In the 18th century Russian culture got connected with the contemporary all-European artistic process. As a result the creative heritage, including the Renaissance art, which was common to all European countries in the modern era, became actual for Russian art. This tendency had a serious impact on the development of family portraiture in Russia. This theme has not yet become a subject of a specialized research. So, the purpose of my work is to trace how the family portrait tradition developed in Western Europe was perceived in Russia in typological, figurative, compositional and symbolic contexts.
Among art schools that gave the world the greatest diversity of family paintings the dominant were the Netherlands, and subsequently Flanders and Holland, Germany, Italy, France and Great Britain. In these countries the family representation developed to become one of the main motives of portraiture since Renaissance.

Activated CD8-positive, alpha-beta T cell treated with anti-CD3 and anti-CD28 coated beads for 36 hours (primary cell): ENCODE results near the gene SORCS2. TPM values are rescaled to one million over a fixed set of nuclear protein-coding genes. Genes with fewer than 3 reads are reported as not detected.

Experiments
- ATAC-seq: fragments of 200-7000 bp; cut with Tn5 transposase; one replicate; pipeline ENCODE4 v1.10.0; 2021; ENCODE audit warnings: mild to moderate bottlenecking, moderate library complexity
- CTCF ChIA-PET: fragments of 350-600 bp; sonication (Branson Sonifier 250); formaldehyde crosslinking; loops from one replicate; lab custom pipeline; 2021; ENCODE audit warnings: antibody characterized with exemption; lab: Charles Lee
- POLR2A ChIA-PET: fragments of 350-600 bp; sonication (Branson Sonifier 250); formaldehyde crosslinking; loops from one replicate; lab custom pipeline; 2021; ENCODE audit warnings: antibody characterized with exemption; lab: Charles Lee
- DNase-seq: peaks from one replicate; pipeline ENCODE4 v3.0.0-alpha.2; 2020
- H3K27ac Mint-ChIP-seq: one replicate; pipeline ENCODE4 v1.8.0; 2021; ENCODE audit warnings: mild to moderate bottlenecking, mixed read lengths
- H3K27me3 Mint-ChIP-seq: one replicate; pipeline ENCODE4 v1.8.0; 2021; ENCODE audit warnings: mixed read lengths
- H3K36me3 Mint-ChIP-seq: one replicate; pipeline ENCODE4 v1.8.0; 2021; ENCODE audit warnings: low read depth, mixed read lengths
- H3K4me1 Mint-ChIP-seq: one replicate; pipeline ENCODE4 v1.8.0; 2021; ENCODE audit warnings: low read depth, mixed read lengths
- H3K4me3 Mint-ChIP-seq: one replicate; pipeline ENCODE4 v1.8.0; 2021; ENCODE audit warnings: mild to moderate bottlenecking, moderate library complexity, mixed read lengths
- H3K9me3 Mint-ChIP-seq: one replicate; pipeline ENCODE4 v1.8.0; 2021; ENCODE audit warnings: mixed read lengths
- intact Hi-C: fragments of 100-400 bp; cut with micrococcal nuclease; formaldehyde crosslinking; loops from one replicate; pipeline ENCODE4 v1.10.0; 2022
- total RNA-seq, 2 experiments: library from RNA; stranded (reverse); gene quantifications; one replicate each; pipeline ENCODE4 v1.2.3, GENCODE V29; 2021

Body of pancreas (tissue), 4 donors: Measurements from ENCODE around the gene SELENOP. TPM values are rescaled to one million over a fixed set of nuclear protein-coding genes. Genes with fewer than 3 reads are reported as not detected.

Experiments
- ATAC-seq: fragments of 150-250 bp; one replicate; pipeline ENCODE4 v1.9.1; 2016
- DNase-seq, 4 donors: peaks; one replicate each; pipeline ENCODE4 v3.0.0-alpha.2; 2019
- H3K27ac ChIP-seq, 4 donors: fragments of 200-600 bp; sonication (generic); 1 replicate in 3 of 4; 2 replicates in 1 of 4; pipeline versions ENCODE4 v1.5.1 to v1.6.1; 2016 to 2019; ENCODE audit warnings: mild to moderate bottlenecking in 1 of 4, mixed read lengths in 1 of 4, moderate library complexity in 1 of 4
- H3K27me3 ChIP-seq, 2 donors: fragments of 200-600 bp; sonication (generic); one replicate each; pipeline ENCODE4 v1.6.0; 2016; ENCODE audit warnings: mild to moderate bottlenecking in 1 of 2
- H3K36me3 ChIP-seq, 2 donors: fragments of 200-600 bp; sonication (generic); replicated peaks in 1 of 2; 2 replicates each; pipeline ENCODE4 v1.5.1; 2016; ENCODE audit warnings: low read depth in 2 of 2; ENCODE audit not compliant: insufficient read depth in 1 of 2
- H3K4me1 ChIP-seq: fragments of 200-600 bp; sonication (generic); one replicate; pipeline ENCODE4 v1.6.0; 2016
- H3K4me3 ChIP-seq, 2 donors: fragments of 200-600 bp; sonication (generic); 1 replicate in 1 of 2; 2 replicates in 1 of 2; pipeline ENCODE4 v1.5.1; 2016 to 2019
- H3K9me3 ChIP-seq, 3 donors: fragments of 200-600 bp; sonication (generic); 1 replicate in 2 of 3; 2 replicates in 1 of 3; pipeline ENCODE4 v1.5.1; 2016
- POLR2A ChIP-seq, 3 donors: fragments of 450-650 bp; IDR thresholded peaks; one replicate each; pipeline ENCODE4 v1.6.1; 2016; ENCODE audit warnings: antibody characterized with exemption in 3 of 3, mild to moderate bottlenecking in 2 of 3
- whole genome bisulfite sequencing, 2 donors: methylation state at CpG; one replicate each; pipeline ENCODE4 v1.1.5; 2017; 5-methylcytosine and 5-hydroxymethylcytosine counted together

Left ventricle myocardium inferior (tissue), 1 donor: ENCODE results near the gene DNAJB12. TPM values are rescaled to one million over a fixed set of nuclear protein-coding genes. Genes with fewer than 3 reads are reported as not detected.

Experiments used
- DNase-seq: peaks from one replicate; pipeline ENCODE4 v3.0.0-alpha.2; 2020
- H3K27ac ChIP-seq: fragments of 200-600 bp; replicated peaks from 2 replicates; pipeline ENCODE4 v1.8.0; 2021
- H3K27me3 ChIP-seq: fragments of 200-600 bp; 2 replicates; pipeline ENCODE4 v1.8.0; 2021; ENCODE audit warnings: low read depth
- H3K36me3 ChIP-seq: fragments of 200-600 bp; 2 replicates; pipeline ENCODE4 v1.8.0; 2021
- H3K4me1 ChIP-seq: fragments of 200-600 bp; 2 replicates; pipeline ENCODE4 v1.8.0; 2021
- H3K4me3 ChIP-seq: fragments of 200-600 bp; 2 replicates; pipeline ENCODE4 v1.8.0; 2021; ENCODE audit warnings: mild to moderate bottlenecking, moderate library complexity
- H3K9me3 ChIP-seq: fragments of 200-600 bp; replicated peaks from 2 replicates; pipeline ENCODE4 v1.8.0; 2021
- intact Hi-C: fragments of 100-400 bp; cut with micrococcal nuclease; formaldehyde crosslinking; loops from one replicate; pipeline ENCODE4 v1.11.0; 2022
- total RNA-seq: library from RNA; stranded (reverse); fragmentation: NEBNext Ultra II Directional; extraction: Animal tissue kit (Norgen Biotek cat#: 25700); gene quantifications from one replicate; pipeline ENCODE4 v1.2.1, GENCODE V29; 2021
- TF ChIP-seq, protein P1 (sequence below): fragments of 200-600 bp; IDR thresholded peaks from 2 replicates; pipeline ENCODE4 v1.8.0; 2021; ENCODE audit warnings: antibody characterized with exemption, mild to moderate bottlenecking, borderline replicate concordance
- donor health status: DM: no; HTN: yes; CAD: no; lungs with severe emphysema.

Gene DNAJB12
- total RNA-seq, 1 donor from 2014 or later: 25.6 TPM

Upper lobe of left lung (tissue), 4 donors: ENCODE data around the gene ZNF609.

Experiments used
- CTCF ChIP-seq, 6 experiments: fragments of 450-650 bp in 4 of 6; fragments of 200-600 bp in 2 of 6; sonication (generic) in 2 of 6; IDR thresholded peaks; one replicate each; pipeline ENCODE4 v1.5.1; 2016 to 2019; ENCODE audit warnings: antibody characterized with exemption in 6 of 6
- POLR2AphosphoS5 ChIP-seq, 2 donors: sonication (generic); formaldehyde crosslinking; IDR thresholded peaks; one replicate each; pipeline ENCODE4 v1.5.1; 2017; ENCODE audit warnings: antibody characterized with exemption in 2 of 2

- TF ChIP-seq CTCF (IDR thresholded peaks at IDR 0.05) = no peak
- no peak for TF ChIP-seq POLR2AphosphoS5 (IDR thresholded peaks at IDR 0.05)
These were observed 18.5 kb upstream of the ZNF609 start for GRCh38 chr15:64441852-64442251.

The paper offers analysis of the selection and interpretation of iconographic types of family paintings by the Russian artists of the 18th century. The types included the following: twin and double portraits of spouses and close relatives; self-portraits of artists with their families; portraits of mother and a child or children, representing motherhood as the main female virtue, and group family portraits, supporting the idea of clan glorification developed in Western Europe. Turning to another typological level, we came to a conclusion that in Russian art, as well as in Europe, a family portrait was represented in types of a ceremonial portrait, a chamber portrait, a portrait in landscape and a portrait in interior. Even such a specific portrait type as “a conversation piece”, borrowed from British tradition, found its reflection in Russian art (“Portrait of a Nobleman of St. Petersburg Province with His Family” by an unknown artist, Russia, 1790s, The Moscow State Integrated Art and Historical Architectural and Natural Landscape Museum-Reserve; “Portrait of Countess Bezborodko and Her Daughters Lyubov and Cleopatra” by V. L. Borovikovsky, 1803, The State Russian Museum).
My analysis demonstrates that typlogy of family portrait, as well as many artistic means, compositional devices, attributes, which were widely used in Western painting, was deeply spiritualized by the unique Russian identity when being adopted by Russian art.